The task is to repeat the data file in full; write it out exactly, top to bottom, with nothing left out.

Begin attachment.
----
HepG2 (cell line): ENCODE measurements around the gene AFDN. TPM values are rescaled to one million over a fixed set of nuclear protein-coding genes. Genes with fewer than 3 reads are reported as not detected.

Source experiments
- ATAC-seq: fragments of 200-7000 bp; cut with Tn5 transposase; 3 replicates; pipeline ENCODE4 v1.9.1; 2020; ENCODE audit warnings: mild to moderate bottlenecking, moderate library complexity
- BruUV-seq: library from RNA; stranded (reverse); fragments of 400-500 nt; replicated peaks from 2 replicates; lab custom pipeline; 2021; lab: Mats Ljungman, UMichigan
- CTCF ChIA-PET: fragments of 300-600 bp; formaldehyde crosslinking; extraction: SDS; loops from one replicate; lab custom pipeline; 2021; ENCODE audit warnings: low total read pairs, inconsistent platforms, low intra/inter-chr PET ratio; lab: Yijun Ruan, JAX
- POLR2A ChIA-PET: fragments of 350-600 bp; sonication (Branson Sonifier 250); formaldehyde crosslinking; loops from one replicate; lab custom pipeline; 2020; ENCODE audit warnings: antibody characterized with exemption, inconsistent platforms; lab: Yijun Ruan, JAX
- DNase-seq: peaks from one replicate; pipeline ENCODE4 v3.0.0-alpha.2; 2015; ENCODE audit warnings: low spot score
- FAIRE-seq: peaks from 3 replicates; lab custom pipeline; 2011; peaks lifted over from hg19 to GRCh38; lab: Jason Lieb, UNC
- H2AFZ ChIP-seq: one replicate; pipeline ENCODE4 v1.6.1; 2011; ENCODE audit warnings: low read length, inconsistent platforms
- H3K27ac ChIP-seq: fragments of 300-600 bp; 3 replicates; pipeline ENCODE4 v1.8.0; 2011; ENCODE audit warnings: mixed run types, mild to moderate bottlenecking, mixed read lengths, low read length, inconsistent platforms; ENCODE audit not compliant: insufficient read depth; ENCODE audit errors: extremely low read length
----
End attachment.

HepG2 (cell line): ENCODE measurements around the gene AFDN. TPM values are rescaled to one million over a fixed set of nuclear protein-coding genes. Genes with fewer than 3 reads are reported as not detected.

Source experiments
- ATAC-seq: fragments of 200-7000 bp; cut with Tn5 transposase; 3 replicates; pipeline ENCODE4 v1.9.1; 2020; ENCODE audit warnings: mild to moderate bottlenecking, moderate library complexity
- BruUV-seq: library from RNA; stranded (reverse); fragments of 400-500 nt; replicated peaks from 2 replicates; lab custom pipeline; 2021; lab: Mats Ljungman, UMichigan
- CTCF ChIA-PET: fragments of 300-600 bp; formaldehyde crosslinking; extraction: SDS; loops from one replicate; lab custom pipeline; 2021; ENCODE audit warnings: low total read pairs, inconsistent platforms, low intra/inter-chr PET ratio; lab: Yijun Ruan, JAX
- POLR2A ChIA-PET: fragments of 350-600 bp; sonication (Branson Sonifier 250); formaldehyde crosslinking; loops from one replicate; lab custom pipeline; 2020; ENCODE audit warnings: antibody characterized with exemption, inconsistent platforms; lab: Yijun Ruan, JAX
- DNase-seq: peaks from one replicate; pipeline ENCODE4 v3.0.0-alpha.2; 2015; ENCODE audit warnings: low spot score
- FAIRE-seq: peaks from 3 replicates; lab custom pipeline; 2011; peaks lifted over from hg19 to GRCh38; lab: Jason Lieb, UNC
- H2AFZ ChIP-seq: one replicate; pipeline ENCODE4 v1.6.1; 2011; ENCODE audit warnings: low read length, inconsistent platforms
- H3K27ac ChIP-seq: fragments of 300-600 bp; 3 replicates; pipeline ENCODE4 v1.8.0; 2011; ENCODE audit warnings: mixed run types, mild to moderate bottlenecking, mixed read lengths, low read length, inconsistent platforms; ENCODE audit not compliant: insufficient read depth; ENCODE audit errors: extremely low read length